One version of that legislation died before it passed the Senate ahead of the 2019 election. Another version died when parliament prorogated in 2020.
Then, following the global outcry in response to George Floyd’s death in police custody in 2020, Ottawa announced that it would expand the CRCC’s powers.
A version of that legislation was introduced a few weeks before the election was called in August before the text of the law was published. It died with the election call.
In his new letter of mandate, Public Safety Minister Marco Mendicino is being asked to set deadlines for the RCMP’s response to CRCC recommendations and to introduce legislation to set up an audit body for the CBSA.
“As you continue to support the important work of law enforcement, you will also prioritize police reform to address systemic racism and ensure that the Royal Canadian Mounted Police meet the needs of the communities it serves and to ensure that the RCMP continues its work. with transforming its culture and creating a culture of accountability, justice, diversity and inclusion, “the letter reads.
“In addition, you will ensure continued compliance with accountability and audit bodies.”
I am concerned about the danger of the Commission being flooded– Kent Roach
Roach said he fears the addition of CBSA complaints to the CRCC’s plate could overburden the commission’s investigators and distract from their systemic reviews – which have previously covered strip searches, street checks and workplace harassment within the RCMP.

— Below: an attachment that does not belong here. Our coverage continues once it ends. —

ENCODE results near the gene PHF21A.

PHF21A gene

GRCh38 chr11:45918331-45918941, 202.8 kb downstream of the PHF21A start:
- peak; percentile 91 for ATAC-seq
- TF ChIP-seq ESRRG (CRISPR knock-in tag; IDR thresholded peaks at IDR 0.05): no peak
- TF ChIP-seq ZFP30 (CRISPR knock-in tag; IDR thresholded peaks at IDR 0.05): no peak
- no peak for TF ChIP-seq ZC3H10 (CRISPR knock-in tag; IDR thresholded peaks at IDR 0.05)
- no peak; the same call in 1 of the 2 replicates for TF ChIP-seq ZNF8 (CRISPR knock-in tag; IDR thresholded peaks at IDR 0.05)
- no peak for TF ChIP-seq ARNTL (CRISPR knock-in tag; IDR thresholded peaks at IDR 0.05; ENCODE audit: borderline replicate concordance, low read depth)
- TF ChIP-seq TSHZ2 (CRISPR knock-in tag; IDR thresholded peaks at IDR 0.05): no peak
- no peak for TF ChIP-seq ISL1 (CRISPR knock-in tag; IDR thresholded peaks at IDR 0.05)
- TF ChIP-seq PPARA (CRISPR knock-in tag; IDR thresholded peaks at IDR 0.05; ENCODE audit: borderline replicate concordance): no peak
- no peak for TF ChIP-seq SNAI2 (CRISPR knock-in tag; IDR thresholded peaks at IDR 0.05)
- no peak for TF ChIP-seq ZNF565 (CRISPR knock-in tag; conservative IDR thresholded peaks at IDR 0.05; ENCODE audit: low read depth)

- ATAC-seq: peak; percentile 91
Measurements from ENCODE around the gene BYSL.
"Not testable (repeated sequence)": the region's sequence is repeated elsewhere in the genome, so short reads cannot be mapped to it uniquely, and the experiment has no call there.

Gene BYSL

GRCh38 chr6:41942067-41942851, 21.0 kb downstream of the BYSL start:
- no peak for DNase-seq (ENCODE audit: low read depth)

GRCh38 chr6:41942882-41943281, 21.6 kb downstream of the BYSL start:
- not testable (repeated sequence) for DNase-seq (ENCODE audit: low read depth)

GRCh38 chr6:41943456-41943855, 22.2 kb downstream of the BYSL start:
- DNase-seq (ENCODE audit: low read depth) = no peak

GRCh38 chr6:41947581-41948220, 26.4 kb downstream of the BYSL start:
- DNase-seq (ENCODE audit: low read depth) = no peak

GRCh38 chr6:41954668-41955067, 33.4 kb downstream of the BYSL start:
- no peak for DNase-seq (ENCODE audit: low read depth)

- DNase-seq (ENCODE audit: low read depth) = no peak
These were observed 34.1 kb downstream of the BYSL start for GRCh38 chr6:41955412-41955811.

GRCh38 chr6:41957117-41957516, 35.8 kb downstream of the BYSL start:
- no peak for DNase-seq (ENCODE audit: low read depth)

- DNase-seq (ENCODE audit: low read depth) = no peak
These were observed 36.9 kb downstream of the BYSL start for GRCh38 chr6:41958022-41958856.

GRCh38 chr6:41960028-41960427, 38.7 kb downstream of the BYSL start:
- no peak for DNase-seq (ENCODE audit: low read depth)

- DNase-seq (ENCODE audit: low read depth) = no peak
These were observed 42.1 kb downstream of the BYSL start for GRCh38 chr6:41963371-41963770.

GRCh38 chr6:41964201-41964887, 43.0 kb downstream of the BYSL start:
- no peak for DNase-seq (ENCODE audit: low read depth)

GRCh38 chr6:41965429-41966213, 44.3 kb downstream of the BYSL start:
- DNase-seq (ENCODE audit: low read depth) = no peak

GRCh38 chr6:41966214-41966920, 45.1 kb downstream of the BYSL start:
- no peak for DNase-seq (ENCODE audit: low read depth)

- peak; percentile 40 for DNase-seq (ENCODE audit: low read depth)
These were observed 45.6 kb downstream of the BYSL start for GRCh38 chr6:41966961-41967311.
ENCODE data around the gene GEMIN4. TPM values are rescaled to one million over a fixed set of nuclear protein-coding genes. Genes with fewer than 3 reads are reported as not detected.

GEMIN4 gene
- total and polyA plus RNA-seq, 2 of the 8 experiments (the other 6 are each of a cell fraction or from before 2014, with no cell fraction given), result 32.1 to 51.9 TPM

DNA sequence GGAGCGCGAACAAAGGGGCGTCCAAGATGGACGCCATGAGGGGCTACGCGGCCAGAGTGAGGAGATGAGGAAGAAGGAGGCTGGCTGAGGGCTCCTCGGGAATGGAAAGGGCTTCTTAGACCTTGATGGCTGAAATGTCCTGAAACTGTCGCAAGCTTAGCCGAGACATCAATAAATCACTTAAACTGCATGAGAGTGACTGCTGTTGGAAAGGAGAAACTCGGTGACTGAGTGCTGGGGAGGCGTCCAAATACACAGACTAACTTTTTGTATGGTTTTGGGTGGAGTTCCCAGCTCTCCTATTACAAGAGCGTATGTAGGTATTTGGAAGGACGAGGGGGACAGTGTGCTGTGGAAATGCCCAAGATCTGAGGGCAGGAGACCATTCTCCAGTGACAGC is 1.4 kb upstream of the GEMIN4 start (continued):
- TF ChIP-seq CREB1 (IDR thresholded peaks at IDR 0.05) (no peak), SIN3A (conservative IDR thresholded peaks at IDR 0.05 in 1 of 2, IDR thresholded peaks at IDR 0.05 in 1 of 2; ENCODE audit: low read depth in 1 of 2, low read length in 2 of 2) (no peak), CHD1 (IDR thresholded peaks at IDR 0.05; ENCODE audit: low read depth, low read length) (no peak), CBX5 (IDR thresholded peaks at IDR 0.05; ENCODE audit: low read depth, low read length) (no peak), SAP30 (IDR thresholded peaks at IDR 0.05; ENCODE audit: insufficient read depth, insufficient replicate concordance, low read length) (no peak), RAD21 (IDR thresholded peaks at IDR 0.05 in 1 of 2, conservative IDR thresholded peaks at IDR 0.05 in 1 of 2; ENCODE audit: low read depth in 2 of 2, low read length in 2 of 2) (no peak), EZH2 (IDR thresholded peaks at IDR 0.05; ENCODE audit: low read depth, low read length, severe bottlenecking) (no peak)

“How effective will it be to monitor 20,000 Mounties when it gets CBSA, which has nearly 15,000 employees?” he asked.
“I am concerned about the danger of the Commission being flooded.”
Professor Paul McKenna of Dalhousie University, who has written academic articles on police oversight, said the “holy grail” is civilians investigating the police.
“The mentality should be that the police are not investigating themselves at all,” he said.
“The utopia would be that all these incidents, all these supervisory issues, immediately fail the hands of the police to people who are considered competent but who are civilians, to carry out this kind of investigation.”
He said he hopes a new mandate for a new minister gives the government a chance to rectify its previously inflated bills.
“Let’s go back. Not just go back to the drawing board, let’s redesign the drawing board and start from scratch,” he said.
“Because I think there have been increases in previous efforts, and you know it does not make sense to try to throw the net even wider.”
A push for native representation
Roach said another way would be to let the provinces that have contracts with the RCMP take over public complaints.
“It’s terribly confusing for people in contract police provinces to say, ‘Okay, yes, if I have a steak with a municipal police officer, I’m going to this office. And if I have a steak with the RCMP, I’m going to another office,’ ” he said.
Roach said that if a new bill is introduced, he would like to see initial investigations into complaints taken from RCMP officers. He also wants to see native representation in the commission.
Despite the long-standing problems, McKenna said he remains optimistic.
“The character of my optimism has diminished over the last, I would say 25 years,” he said.
“But I continue to believe that there could be the big breakthrough that will bring about some significant changes in policing, especially the RCMP.”